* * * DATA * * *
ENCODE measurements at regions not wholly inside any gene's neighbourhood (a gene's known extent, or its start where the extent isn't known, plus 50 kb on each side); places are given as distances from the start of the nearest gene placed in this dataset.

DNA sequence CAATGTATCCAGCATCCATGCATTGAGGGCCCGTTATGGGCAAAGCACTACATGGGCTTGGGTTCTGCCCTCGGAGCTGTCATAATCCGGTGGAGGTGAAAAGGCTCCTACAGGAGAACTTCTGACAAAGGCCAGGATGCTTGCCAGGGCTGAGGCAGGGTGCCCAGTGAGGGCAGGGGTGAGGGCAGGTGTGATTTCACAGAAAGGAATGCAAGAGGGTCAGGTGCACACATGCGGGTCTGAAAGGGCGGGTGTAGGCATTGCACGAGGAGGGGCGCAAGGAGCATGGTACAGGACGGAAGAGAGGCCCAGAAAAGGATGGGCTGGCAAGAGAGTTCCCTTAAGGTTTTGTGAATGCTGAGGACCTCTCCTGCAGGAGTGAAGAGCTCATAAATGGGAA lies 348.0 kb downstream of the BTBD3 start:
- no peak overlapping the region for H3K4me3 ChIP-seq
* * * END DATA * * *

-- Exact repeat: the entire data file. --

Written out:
ENCODE measurements at regions not wholly inside any gene's neighbourhood (a gene's known extent, or its start where the extent isn't known, plus 50 kb on each side); places are given as distances from the start of the nearest gene placed in this dataset.

DNA sequence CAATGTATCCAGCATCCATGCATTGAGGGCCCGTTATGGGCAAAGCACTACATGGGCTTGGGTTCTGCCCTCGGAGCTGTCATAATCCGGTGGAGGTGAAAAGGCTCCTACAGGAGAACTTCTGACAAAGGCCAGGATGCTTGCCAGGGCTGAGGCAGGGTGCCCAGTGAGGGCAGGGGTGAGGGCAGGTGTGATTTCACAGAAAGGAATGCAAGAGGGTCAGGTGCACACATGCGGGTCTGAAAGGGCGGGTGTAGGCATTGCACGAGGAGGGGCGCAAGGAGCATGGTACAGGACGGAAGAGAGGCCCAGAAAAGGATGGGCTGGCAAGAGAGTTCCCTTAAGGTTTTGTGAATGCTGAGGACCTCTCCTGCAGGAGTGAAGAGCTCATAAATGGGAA lies 348.0 kb downstream of the BTBD3 start:
- no peak overlapping the region for H3K4me3 ChIP-seq